When an unstoppable army of Trancers threatens to destroy civilization in the 23rd century, stranded time traveler Jack Deth (Thomerson) is ripped from the life he is attempting to build in 1992 and sent to 2005 to change history and stop the Trancers from even coming into existence in the first place. This mission is going to be trickier than Trancer hunt Jack has ever undertaken, as he discovers the origin of the Trancers can be traced to a top secret installation opeated by the United States Marine Corps.
"Trancers III" is darker in tone and it feels like it was shot on a lower budget than the first two installments of the film; we don't see the Trancers dissolve after they've been killed, for example. It's also the first installment that wasn't directed by Charles Band, but instead saw its screenwriter C. Courtney Joyner also taking on the directorial duties.
These changes could possibly have added up to an inferior film, but they didn't. "Trancers III" has a more cohereent storyline than "Trancers II" and it was the first first entry in the series that wasn't directed by Charles Band himself, and the darker tone makes it feel like the stakes are higher than they've ever been before. The only humor present in this film are Jack Deth's hardboiled detective-style wisecracks and narration but they're as sharp here as they've ever been.
While the film continues to play with the notion of tangled and confused timelines that was introduced in "Trancers II", it ultimately fails to take full advantage of these concepts, doesn't provide as strong an ending as it might have had, and even undermines the time travel rules that had established the series in the first place due to what I am certain is Charles Band's desire to keep the door open for more sequels.
The mission Jack Deth undertakes in this film is to stop the Trancers before they even become a threat in the future. I doubt I'm spoiling anything by telling you that he succeeds, but, according to what we've seen in other installments, that success should have resulted in Jack never being sent back into the past to begin with as there never would have been a Whistler for him to hunt or even a reason for Jack to be a Trancer Hunter.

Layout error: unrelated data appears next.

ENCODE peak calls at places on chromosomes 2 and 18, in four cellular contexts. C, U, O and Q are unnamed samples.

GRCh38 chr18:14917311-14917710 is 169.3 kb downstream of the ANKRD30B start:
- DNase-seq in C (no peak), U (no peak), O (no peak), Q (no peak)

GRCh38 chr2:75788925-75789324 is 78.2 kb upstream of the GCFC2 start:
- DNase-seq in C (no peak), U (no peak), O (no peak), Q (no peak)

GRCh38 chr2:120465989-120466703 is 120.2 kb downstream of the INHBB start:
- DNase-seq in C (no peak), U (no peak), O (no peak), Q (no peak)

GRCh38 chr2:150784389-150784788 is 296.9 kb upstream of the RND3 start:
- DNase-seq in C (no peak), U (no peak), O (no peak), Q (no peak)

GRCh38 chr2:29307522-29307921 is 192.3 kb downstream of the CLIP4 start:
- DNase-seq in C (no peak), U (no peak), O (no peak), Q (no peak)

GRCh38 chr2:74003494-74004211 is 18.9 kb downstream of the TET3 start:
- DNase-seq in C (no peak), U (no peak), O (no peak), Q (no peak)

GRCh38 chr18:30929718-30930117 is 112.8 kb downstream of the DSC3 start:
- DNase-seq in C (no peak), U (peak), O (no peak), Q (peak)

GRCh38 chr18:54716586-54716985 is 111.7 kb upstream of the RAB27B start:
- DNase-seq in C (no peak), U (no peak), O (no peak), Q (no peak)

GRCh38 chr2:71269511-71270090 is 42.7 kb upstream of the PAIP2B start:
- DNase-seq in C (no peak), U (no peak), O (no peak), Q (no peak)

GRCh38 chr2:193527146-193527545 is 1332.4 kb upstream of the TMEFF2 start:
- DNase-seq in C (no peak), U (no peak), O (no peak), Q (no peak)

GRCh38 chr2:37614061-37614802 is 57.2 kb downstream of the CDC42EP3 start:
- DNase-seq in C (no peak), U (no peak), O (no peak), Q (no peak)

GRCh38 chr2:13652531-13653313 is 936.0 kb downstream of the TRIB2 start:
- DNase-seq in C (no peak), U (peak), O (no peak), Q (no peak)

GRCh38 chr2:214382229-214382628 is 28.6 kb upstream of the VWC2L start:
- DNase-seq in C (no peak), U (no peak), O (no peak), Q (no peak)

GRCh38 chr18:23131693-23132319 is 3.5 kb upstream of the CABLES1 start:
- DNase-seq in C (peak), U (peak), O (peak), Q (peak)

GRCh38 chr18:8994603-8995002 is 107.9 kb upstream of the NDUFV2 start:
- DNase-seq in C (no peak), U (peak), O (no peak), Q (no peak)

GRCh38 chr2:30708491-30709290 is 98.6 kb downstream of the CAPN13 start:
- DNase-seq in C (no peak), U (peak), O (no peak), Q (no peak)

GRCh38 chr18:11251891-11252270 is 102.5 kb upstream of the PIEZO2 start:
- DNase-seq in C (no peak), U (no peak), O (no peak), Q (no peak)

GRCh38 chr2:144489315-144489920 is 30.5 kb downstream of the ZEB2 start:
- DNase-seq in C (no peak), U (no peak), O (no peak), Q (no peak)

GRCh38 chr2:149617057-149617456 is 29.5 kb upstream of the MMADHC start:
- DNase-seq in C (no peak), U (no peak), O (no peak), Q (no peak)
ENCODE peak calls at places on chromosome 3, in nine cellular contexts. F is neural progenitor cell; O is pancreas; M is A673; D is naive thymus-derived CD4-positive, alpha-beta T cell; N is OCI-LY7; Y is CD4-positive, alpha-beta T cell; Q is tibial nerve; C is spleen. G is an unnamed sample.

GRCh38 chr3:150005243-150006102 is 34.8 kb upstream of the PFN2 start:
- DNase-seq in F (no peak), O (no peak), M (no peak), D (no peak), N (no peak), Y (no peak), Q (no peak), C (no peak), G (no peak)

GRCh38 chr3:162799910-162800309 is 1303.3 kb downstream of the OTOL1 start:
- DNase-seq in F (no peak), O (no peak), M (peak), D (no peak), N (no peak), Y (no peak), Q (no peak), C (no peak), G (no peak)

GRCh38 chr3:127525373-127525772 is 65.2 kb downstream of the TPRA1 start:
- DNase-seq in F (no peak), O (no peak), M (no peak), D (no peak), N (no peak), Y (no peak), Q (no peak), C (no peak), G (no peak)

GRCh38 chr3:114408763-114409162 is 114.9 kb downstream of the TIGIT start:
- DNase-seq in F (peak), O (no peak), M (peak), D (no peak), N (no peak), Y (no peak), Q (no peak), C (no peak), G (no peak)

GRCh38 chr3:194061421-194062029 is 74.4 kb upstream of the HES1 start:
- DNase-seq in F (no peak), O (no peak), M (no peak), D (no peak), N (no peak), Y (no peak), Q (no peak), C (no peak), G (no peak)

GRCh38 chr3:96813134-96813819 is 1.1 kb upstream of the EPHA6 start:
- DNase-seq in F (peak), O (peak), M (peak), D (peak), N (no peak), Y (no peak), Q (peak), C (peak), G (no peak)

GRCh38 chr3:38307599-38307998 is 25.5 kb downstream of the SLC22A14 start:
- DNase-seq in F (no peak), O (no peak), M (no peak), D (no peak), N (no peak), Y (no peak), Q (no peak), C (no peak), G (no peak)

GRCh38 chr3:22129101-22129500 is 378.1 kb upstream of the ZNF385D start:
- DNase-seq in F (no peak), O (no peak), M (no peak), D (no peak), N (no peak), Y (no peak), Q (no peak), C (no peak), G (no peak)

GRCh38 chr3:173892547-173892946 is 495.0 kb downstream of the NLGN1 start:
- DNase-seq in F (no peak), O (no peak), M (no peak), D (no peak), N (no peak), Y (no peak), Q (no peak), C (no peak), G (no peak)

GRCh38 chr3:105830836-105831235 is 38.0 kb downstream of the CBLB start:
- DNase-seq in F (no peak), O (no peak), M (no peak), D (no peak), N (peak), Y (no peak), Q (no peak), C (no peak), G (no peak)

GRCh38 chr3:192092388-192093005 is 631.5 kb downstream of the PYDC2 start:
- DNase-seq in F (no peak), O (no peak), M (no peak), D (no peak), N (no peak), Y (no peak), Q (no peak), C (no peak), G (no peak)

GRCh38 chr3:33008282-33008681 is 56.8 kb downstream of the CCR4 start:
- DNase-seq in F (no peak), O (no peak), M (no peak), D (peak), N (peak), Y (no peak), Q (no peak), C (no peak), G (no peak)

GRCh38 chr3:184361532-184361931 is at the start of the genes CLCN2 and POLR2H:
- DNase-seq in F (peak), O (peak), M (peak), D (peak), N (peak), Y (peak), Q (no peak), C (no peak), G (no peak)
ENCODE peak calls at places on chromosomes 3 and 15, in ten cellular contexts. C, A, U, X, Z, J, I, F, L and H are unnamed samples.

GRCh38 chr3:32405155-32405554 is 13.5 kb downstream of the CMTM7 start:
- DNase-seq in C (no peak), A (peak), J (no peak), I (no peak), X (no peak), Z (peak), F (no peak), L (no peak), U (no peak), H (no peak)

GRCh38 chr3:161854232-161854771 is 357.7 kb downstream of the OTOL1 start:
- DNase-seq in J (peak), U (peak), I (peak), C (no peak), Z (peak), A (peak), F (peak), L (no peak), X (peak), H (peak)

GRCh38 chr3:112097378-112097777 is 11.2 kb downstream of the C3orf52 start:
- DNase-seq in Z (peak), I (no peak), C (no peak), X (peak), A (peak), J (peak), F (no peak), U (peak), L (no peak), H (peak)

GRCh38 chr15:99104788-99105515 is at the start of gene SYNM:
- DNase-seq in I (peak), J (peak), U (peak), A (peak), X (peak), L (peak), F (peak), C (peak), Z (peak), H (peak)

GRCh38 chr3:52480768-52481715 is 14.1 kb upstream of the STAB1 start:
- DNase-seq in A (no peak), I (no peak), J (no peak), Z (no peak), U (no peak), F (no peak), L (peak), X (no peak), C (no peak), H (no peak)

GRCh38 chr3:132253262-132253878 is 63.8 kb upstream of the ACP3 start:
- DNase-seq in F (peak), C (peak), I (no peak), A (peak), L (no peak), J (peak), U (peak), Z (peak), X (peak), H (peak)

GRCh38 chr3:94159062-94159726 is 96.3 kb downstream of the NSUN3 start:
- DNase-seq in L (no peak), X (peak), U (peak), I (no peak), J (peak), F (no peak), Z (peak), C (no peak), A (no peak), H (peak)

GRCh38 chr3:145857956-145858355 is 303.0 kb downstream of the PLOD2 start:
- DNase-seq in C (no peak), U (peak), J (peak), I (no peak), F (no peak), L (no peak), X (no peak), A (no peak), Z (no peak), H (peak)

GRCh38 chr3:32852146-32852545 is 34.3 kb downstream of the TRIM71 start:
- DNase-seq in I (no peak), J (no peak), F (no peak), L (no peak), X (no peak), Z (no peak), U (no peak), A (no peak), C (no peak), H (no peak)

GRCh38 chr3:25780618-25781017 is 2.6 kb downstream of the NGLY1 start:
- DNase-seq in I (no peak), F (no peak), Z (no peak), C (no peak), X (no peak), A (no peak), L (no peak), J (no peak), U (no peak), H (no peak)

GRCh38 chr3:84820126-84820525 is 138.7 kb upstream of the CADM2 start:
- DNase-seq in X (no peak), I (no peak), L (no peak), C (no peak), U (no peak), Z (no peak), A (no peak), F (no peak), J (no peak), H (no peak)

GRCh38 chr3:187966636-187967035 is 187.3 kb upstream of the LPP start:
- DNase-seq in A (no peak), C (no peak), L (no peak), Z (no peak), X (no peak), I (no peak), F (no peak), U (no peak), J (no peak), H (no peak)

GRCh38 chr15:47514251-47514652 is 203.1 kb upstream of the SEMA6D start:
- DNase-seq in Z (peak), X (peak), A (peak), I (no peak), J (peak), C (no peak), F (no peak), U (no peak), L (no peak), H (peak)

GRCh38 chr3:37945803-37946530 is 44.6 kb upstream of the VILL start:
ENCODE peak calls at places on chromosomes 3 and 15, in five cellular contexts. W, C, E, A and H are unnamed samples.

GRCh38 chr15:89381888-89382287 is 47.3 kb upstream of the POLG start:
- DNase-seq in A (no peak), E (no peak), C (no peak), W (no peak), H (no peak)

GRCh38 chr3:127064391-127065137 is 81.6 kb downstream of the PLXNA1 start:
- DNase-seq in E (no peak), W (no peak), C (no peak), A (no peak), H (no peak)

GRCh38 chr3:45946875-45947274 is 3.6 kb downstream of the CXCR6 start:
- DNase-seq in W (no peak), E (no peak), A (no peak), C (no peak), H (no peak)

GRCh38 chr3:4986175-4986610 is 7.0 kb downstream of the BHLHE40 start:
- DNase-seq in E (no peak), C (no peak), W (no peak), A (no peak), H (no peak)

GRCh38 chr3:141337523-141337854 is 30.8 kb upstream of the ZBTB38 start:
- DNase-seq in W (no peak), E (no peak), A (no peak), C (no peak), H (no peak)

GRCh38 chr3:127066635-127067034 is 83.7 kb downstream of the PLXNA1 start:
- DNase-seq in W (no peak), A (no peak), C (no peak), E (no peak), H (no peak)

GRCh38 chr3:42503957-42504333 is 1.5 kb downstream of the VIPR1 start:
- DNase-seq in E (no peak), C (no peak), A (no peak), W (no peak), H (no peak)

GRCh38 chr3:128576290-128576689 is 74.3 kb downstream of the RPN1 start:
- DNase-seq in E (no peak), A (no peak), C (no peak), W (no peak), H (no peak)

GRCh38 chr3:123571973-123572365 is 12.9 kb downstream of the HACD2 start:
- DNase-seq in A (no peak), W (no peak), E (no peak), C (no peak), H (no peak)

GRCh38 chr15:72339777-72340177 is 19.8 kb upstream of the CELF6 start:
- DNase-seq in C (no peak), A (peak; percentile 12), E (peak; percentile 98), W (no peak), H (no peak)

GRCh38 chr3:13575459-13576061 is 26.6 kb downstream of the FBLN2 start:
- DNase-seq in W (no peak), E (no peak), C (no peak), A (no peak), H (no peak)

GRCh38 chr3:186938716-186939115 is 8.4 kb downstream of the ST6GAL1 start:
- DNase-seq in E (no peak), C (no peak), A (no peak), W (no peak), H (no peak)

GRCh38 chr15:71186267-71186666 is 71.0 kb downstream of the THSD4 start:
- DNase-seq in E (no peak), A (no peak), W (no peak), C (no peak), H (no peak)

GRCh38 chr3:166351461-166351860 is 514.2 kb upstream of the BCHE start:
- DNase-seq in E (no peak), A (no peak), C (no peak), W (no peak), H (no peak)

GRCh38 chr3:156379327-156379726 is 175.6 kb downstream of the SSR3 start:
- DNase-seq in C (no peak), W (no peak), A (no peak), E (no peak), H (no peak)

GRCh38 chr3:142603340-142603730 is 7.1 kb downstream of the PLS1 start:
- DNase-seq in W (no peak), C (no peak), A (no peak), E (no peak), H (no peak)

The perfect ending for this film would have been if it had taken the series full circle by having Philip Deth, the man whose body Jack Deth's conciousness is actually inhabiting wake up to play out the scene where Lela and Jack first met, but this time without Jack's mind in his body. Failing that, future Trancer sequels SHOULD have dealt with why Jack's future even exists, as he should have unraveled it in 2005. They don't, however, but instead go off in a more fantasy-oriented direction, jettisoning most sci-fi elements as Jack Deth ends up in a parallel dimension where magic trumps his technological toys.
"Trancers III" should have been the end-point for the series, and I recommend that you make it so. The sequels that follow are far inferior to this one (despite being written by Peter David, author of "Howling Mad") and I think you should be left with Jack's greatest adventure as the last outing you witness, even with the imperfect ending.
Trancers III (aka "Future Cop III" and "Deth Lives")
Starring: Tim Thomerson, Melanie Smith, Andrew Robinson, Tony Pierce, Megan Ward, Helen Hunt, Stephen Macht and Dawn Ann Billings
Director: C. Courtney Joyner